The American concept of democracy embraces the principle that the basic interests of society are endangered when the rights of an individual are diminished. The indigent's dissatisfaction with his assigned counsel is relevant only because Americans presuppose that a criminal prosecution unaccompanied by the panoply of the adversary process is a deprivation of the fundamental rights of the accused. This concept of justice obligates a government which institutes criminal prosecutions to provide representation for those unable to afford their own counsel. It further imposes a duty to assure effective counsel in order to preserve the element of challenge which is the very nucleus of the adversary system.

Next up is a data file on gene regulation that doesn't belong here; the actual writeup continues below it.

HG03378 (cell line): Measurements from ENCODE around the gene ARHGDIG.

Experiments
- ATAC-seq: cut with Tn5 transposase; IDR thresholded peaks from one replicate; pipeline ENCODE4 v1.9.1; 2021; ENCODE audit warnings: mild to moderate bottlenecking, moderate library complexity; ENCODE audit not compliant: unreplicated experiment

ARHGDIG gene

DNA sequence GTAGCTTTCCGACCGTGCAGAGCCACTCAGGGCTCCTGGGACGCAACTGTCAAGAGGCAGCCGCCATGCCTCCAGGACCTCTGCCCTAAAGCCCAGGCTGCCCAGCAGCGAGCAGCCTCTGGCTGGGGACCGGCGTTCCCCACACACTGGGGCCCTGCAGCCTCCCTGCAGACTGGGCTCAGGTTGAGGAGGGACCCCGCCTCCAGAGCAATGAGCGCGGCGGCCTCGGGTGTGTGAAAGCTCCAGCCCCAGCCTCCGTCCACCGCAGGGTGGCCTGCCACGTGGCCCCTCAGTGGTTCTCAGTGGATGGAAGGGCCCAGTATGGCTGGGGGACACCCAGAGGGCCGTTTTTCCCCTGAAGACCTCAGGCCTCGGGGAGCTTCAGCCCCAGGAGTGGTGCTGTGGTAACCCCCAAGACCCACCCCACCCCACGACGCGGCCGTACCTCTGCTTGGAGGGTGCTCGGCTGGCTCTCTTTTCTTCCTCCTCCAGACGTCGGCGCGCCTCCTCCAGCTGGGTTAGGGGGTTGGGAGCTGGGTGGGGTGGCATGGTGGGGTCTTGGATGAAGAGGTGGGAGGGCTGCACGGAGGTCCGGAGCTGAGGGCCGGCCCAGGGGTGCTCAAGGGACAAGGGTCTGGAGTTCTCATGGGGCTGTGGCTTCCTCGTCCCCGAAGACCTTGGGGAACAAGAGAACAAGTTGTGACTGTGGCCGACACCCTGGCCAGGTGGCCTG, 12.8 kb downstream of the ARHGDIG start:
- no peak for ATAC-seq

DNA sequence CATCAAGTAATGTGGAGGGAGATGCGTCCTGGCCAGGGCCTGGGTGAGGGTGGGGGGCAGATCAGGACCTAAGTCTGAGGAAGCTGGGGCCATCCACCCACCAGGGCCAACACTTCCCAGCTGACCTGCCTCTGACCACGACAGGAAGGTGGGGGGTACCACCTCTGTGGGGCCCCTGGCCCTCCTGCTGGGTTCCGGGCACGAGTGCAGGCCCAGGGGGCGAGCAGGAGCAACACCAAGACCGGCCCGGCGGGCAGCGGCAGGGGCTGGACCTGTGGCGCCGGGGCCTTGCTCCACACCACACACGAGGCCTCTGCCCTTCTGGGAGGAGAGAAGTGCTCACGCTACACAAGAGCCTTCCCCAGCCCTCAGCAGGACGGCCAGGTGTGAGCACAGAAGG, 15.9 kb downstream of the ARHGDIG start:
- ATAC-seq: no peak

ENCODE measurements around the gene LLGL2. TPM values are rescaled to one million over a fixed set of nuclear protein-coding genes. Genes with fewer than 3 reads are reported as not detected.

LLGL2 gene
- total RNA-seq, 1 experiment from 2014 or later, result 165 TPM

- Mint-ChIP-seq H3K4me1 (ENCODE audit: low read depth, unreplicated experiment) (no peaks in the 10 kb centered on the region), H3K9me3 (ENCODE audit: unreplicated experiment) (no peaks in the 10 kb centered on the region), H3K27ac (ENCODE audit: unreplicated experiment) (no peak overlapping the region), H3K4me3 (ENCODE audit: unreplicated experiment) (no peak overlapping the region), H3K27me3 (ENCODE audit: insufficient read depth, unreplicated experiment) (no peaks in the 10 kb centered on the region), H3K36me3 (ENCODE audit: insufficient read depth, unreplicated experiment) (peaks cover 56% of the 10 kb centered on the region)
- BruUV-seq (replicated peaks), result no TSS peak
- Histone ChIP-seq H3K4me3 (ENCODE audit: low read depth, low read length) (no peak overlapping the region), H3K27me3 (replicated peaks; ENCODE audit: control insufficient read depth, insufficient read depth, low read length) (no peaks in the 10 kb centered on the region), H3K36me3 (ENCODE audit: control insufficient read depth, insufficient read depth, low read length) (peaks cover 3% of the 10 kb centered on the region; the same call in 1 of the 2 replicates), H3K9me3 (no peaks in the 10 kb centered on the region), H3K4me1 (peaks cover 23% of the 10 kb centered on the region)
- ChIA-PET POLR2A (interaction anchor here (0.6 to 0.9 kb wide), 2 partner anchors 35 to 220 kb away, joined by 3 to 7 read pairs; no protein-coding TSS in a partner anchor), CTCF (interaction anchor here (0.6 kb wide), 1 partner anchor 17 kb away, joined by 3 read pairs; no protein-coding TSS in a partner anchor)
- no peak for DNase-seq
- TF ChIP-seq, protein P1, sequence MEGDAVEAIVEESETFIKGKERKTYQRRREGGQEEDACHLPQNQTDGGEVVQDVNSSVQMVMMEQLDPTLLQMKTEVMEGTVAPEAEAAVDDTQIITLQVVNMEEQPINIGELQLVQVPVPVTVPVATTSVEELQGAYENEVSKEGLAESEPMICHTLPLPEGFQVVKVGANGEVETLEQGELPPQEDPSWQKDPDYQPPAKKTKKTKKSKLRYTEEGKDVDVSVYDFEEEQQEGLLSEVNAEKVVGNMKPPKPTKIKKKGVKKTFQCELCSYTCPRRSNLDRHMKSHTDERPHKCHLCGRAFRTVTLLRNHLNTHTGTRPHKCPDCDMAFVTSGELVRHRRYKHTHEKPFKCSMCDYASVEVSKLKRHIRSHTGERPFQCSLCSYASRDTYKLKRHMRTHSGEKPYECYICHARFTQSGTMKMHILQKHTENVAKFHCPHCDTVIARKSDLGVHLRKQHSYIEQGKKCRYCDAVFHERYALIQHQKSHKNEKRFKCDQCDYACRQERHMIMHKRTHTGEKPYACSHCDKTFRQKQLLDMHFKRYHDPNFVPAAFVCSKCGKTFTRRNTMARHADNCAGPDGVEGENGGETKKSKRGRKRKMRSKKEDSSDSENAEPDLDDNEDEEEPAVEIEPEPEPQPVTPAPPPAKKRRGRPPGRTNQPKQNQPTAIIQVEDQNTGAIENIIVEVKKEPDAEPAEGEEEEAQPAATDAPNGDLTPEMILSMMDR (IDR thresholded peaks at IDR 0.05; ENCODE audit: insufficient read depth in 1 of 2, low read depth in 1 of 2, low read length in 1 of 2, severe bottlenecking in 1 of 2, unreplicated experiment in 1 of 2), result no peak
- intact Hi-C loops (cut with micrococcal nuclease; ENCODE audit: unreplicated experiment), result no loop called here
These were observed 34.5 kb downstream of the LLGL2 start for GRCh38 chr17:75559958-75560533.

Note, Indigents' Dissatisfaction with Assigned Counsel, 22 Clev. St. L. Rev. 157 (1973)